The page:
11 Awesome And Unconventional Art Installations You Have To Experience

Art’s a lot more fun when you’re part of the canvas. Experience art that defies expectation, and experience the bold taste of Wild Turkey. Bottled, but #NEVERTAMED.

1. William Kentridge’s The Refusal of Time

Nardus Engelbrecht / Gallo Images / Getty Images

What it is: This painstakingly synchronized arrangement of whirring automatons, inky blueprints, and bellowing organs is a 30-minute meditation on time and space, equal parts Charles Dickens and Eraserhead.

Where you can see it: The Metropolitan Museum of Art in New York City, from now until May 11, 2014.

2. Punchdrunk’s The Drowned Man

What it is: An expansive interactive theatrical event from the minds behind Sleep No More, The Drowned Man invites viewers to quite literally explore the fading glory of a late-’60s Hollywood, interacting with cast members and unraveling the mystery that hides just outside the spotlight.

Where you can see it: The National Theater in South Bank, London, from now until the end of February.

3. Tómas Saraceno’s In Orbit

commons.wikimedia.org / Via Studio Tomas Saraceno, cc2013

What it is: A multi-tiered steel-wire construction suspended in the air, interspersed with half a dozen inflatable spheres that viewers can freely move between.

Where you can see it: The Kunstsammlung Nordrhein-Westfalen in Dusseldorf, Germany, from now until Autumn 2014.

4. Architects of Air’s Exxopolis

JOE KLAMAR / AFP / Getty Images

What it is: An enormous inflatable sculpture rich with kaleidoscopic colors and labyrinthine mazes, this city-like structure spans roughly 175 feet long and stands 30 feet high.

Where you can see it: At the Sydney Opera House in Sydney, Australia, throughout the entire month of January.

5. Teehan+Lax Labs’ ASCII Street View

What it is: A clever bit of code that actively converts any location punched into Google’s super-map into a staggering string of colored numbers and letters.

Where you can see it: Right here, right now, in your browser.

6. Stefan Sagmeister’s The Happy Show

THOMAS SAMSON / AFP / Getty Images

What it is: An interactive installation that turns the hunt for happiness on its head, Sagmeister’s gallery-spanning Happy Show invites patrons to pedal a bicycle to create a series of flickering hidden messages, interact with sugar cubes that light up as you smile into a camera, and other hands-on elements that deconstruct the notion of intellectual happiness.

Where you can see it: La Gaîté Lyrique in Paris, France, from now until March 9, 2014.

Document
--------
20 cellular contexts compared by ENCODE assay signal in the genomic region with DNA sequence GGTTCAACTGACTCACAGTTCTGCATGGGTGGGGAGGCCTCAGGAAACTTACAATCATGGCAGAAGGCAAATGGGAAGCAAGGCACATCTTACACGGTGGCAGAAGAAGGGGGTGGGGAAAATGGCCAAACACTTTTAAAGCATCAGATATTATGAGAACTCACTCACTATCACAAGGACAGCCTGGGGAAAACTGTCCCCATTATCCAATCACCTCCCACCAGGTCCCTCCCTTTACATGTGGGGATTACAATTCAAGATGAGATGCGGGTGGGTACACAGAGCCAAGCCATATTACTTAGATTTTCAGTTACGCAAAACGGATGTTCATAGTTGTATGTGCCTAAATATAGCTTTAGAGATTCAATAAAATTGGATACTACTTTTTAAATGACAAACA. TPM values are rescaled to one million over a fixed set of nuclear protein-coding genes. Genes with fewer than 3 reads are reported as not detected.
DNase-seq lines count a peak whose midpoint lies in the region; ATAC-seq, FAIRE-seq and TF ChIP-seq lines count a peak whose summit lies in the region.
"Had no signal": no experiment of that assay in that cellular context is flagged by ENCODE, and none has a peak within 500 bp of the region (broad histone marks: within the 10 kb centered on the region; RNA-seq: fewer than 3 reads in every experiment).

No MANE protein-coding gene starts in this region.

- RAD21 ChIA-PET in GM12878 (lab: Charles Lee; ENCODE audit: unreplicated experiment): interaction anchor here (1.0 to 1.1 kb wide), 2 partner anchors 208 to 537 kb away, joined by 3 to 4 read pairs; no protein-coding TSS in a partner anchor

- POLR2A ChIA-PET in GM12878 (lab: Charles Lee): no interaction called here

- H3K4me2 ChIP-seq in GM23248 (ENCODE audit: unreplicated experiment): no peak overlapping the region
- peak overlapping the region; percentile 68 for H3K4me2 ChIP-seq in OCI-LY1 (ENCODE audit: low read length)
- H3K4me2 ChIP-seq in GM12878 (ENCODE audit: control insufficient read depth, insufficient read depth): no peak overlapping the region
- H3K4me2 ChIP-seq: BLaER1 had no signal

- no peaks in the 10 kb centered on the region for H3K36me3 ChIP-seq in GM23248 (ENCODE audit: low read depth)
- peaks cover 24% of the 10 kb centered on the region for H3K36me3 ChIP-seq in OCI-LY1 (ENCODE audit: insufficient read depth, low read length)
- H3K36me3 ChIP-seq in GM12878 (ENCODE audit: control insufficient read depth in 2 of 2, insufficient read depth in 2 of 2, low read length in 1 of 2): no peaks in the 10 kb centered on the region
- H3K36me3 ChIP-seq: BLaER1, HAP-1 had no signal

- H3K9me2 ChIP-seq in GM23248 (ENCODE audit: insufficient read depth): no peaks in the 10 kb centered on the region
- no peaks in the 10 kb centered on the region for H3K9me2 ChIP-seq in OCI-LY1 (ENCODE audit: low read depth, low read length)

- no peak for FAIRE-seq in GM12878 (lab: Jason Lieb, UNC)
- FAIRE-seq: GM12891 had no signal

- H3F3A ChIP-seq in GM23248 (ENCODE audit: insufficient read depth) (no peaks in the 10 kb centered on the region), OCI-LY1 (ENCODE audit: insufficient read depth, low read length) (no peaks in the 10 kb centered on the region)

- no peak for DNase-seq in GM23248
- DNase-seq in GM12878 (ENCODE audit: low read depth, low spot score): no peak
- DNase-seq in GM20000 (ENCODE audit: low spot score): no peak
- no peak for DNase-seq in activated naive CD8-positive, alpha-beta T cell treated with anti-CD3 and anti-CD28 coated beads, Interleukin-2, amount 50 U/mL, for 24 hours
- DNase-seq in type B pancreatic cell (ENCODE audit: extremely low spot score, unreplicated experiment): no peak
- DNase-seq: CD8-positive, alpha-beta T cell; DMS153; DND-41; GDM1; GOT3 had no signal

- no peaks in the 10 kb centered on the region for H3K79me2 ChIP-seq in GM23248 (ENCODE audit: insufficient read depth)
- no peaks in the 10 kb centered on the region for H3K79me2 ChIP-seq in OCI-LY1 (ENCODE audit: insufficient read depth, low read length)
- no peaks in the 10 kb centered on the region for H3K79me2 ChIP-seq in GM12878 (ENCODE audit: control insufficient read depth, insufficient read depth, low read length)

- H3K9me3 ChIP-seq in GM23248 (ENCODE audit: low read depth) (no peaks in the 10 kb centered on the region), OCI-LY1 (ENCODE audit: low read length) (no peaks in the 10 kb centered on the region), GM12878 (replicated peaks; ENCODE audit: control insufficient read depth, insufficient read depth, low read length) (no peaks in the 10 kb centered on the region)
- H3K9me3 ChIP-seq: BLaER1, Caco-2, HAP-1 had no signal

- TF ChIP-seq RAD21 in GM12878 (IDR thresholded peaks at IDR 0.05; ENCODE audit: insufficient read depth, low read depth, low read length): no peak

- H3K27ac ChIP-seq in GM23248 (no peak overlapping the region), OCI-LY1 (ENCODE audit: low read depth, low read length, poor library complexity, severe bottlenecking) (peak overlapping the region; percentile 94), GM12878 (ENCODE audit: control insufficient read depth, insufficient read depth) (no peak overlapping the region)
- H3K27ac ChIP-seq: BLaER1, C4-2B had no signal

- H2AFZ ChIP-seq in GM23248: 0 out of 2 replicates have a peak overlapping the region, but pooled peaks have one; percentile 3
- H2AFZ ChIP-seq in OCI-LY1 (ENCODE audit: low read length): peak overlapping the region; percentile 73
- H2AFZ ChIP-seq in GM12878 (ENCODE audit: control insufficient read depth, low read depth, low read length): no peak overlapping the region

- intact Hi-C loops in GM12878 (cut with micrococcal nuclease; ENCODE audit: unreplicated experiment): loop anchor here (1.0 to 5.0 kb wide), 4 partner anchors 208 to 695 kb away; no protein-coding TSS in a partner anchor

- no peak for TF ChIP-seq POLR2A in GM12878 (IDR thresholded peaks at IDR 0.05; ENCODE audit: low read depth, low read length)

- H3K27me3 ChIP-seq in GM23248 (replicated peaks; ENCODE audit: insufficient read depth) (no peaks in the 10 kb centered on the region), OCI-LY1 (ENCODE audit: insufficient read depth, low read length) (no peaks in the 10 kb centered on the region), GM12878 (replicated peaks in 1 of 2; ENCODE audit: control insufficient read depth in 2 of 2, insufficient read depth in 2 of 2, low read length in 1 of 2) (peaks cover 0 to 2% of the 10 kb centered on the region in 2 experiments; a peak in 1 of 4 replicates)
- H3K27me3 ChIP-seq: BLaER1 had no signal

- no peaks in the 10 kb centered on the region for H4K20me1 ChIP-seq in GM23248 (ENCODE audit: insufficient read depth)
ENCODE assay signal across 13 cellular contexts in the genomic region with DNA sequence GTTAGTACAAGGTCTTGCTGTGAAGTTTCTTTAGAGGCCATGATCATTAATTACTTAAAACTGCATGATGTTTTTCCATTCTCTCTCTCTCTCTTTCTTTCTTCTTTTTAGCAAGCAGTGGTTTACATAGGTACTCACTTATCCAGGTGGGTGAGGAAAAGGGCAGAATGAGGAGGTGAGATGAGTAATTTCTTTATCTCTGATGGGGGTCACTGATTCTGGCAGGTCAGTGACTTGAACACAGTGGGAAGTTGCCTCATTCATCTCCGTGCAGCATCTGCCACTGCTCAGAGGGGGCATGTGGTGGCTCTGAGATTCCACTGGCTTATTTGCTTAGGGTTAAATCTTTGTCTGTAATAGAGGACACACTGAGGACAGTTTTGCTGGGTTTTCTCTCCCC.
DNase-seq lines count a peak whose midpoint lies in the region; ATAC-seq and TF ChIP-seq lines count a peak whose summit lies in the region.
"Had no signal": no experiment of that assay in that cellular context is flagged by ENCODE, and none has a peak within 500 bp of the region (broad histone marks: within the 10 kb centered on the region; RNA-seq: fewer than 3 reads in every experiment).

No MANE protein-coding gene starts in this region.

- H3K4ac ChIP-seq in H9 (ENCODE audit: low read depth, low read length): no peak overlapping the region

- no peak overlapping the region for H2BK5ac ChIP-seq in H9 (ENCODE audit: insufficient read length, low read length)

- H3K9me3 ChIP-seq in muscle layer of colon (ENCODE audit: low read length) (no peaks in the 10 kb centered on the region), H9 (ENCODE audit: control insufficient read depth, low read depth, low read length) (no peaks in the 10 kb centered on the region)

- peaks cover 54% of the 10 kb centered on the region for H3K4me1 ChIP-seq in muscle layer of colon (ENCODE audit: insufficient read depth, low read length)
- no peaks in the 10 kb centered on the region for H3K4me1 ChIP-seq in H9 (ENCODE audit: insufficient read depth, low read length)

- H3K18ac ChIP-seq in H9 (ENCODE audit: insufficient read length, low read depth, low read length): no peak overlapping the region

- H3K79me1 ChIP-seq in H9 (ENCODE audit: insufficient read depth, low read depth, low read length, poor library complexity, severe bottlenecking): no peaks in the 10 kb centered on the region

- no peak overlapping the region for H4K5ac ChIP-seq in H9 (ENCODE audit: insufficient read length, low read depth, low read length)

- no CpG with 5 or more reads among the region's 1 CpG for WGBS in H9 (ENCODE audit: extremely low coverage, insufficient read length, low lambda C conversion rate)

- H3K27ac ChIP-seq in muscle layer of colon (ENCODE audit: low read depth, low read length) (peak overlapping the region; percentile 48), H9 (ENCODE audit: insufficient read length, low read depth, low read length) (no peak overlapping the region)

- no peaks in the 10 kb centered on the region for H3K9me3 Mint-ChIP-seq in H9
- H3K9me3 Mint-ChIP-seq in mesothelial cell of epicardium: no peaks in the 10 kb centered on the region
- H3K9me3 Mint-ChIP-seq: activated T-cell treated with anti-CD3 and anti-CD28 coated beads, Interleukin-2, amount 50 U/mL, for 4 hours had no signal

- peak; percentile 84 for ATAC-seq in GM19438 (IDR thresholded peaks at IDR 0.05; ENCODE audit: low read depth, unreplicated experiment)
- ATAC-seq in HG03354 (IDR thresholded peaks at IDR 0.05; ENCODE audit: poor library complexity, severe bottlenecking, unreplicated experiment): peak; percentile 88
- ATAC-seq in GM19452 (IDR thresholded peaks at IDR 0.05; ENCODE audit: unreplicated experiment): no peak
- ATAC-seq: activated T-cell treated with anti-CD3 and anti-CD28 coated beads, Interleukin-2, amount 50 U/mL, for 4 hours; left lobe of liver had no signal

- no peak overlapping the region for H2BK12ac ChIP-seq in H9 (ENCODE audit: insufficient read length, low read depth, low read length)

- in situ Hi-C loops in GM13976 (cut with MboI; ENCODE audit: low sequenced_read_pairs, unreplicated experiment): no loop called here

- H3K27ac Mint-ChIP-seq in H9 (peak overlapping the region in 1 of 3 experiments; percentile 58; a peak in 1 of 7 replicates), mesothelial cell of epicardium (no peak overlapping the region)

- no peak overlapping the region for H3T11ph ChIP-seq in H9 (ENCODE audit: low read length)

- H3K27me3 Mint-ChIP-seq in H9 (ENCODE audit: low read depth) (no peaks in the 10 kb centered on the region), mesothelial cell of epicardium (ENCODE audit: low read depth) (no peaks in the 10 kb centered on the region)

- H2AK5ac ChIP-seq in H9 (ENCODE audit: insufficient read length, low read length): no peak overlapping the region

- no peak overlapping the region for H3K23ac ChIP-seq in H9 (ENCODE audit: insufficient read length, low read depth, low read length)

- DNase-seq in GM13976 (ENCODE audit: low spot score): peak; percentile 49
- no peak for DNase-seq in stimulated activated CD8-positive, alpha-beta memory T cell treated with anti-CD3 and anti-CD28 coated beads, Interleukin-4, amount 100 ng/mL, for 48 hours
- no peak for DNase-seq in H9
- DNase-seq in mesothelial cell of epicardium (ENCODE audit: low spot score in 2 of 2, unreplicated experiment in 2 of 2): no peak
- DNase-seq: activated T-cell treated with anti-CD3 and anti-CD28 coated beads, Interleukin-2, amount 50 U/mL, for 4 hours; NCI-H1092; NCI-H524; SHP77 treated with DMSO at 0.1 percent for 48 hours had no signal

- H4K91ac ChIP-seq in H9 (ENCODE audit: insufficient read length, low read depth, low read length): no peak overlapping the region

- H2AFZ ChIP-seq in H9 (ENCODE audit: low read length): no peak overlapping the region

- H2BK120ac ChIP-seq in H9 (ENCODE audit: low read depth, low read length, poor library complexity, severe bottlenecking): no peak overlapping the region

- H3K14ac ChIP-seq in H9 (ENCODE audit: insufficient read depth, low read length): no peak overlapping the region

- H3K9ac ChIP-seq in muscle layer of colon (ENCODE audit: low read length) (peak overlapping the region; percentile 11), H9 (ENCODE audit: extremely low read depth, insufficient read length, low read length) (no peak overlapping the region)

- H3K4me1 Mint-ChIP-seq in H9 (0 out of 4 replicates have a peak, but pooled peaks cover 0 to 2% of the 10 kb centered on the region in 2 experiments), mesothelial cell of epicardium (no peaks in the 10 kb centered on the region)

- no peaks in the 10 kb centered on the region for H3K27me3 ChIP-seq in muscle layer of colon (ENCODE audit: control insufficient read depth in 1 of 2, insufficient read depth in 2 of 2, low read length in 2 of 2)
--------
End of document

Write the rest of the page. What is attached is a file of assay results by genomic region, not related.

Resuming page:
7. James Turrell’s Perceptual Cell

Stefanie Keenan / WireImage / Getty Images

What it is: Upon lying down on a sliding bed, viewers are entered one at a time into an isolated spherical chamber for 12 minutes of intensely choreographed saturated light, unlocking the true potential of the human eye — and, to a greater extend, the human mind.

Where you can see it: The Los Angeles County Museum of Art in Los Angeles, California, from now until April 6, 2014.

8. Rusty Squid’s Book Hive

What it is: What better way to celebrate four centuries of literary excellence than with an interactive book-centric automaton? This installation at the Bristol Central Library tracks visitor movement and animates its 400 hardcover tomes in response.

Where you can see it: Bristol’s Central Library in Bristol, England, from now until March 7, 2014

9. Leandro Erlich’s Swimming Pool

Playing Futures: Applied Nomadology (CC BY 2.0) / Via Flickr: centralasian

What it is: Two separate but similar vantage points — looking down into a pool supposedly full of crystal-clear water, looking up through a sheet of water suspended above the bottom of a bone-dry pool — offer drastically different interpretations of space, and how it affects the reality around us.

Where you can see it: As part of the permanent collection at the 21st Century Museum of Contemporary Art, Kanazawa in Kanazawa, Ishikawa Prefecture, Japan.

10. Anne Patterson’s Graced with Light

Flickr / Owen Byrne (CC BY 2.0)

What it is: 20 miles of vibrant, multi-hued ribbons hang from the ceiling of Nob Hill’s iconic cathedral, each covered in the prayers and dreams of its patrons.

Where you can see it: At the Grace Cathedral in San Francisco, California, throughout January.

11. Isaac Julien’s Ten Thousand Waves

Mireya Acierto / Getty Images

What it is: This immersive multimedia installation choreographs visitor movement throughout its gallery space, fusing contemporary and ancient Chinese culture to create a combination of film and sound that tells an incredible, one-of-a-kind story.

Where you can see it: At the Museum of Modern Art in New York, New York, from now until February 17, 2014.

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